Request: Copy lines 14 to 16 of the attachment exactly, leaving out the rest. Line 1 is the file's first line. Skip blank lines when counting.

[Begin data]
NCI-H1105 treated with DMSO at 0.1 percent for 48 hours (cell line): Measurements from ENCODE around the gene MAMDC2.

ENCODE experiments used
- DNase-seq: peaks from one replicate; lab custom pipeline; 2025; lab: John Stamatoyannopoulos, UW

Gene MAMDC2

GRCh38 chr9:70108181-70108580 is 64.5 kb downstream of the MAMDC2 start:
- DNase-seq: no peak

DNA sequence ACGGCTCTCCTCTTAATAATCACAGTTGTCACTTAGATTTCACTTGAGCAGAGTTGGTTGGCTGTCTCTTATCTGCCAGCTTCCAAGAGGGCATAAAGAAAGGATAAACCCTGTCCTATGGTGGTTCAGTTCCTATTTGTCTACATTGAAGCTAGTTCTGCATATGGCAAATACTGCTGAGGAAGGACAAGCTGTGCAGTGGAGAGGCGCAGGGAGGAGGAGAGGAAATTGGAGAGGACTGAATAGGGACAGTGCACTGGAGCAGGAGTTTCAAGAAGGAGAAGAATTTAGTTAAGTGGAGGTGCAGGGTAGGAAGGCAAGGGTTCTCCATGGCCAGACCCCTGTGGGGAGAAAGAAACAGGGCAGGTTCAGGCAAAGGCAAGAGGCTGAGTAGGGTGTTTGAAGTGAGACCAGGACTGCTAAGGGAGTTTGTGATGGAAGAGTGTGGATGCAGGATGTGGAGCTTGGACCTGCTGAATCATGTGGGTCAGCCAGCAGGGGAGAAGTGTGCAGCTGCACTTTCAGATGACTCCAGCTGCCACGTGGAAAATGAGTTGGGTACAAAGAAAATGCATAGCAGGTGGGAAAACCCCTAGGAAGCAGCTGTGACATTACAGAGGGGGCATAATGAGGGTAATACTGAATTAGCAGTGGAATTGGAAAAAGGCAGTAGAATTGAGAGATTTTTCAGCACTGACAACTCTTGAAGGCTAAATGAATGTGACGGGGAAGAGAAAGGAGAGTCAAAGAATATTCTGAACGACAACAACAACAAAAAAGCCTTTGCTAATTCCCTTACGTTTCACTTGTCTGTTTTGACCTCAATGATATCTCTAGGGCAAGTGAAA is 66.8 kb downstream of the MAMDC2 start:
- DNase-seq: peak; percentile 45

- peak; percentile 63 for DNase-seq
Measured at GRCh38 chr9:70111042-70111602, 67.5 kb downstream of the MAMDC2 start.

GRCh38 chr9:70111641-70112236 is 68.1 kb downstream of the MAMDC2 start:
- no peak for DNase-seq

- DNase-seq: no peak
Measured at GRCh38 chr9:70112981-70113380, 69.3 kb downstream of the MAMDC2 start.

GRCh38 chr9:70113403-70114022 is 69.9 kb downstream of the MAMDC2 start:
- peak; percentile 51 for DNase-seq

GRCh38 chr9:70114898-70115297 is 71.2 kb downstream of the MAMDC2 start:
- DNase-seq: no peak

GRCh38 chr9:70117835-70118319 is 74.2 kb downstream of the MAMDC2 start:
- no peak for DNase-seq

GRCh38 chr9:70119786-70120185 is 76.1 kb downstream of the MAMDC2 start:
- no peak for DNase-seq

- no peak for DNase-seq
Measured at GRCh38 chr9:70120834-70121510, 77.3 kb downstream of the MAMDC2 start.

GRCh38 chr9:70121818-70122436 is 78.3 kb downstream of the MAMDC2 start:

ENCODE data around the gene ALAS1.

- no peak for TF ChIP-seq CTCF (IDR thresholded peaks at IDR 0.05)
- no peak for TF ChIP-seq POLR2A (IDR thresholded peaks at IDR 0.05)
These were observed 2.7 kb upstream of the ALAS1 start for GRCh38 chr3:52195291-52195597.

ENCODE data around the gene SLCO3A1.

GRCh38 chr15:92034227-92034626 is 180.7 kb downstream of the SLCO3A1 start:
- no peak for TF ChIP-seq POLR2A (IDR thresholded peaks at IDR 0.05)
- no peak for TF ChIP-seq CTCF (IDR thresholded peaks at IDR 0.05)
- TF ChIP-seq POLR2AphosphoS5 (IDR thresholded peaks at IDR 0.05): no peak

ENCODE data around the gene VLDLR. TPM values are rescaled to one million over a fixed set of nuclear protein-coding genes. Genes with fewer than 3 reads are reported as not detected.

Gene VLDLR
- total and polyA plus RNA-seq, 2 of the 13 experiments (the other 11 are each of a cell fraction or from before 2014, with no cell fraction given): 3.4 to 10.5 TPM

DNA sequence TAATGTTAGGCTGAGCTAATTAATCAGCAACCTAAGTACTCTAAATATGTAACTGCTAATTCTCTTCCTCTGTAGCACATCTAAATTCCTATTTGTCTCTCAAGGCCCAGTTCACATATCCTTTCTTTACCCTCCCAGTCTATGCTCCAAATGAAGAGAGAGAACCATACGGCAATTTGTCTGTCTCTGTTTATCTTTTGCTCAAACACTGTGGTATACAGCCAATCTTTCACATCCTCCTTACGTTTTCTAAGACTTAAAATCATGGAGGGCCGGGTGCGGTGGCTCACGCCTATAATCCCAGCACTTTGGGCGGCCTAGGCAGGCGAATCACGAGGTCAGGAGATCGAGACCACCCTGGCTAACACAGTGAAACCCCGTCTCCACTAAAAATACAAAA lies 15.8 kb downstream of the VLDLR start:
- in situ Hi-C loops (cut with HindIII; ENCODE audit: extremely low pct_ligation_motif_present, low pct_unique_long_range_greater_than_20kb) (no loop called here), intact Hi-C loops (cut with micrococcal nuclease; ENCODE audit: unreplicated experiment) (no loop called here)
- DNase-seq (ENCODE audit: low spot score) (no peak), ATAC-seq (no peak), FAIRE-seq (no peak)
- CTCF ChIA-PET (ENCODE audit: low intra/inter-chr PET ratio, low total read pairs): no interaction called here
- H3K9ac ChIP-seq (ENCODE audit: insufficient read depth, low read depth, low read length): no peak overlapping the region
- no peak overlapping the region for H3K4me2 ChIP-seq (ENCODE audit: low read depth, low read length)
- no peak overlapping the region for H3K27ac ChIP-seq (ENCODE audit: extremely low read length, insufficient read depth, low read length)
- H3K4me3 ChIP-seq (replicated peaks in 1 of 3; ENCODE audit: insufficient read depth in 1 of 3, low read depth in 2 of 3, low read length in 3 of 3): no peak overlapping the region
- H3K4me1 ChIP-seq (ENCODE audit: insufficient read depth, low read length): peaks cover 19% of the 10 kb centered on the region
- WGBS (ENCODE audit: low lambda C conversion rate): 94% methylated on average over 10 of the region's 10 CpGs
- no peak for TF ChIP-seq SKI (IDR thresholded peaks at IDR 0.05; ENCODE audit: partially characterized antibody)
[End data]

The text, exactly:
Measured at GRCh38 chr9:70112981-70113380, 69.3 kb downstream of the MAMDC2 start.

GRCh38 chr9:70113403-70114022 is 69.9 kb downstream of the MAMDC2 start:
- peak; percentile 51 for DNase-seq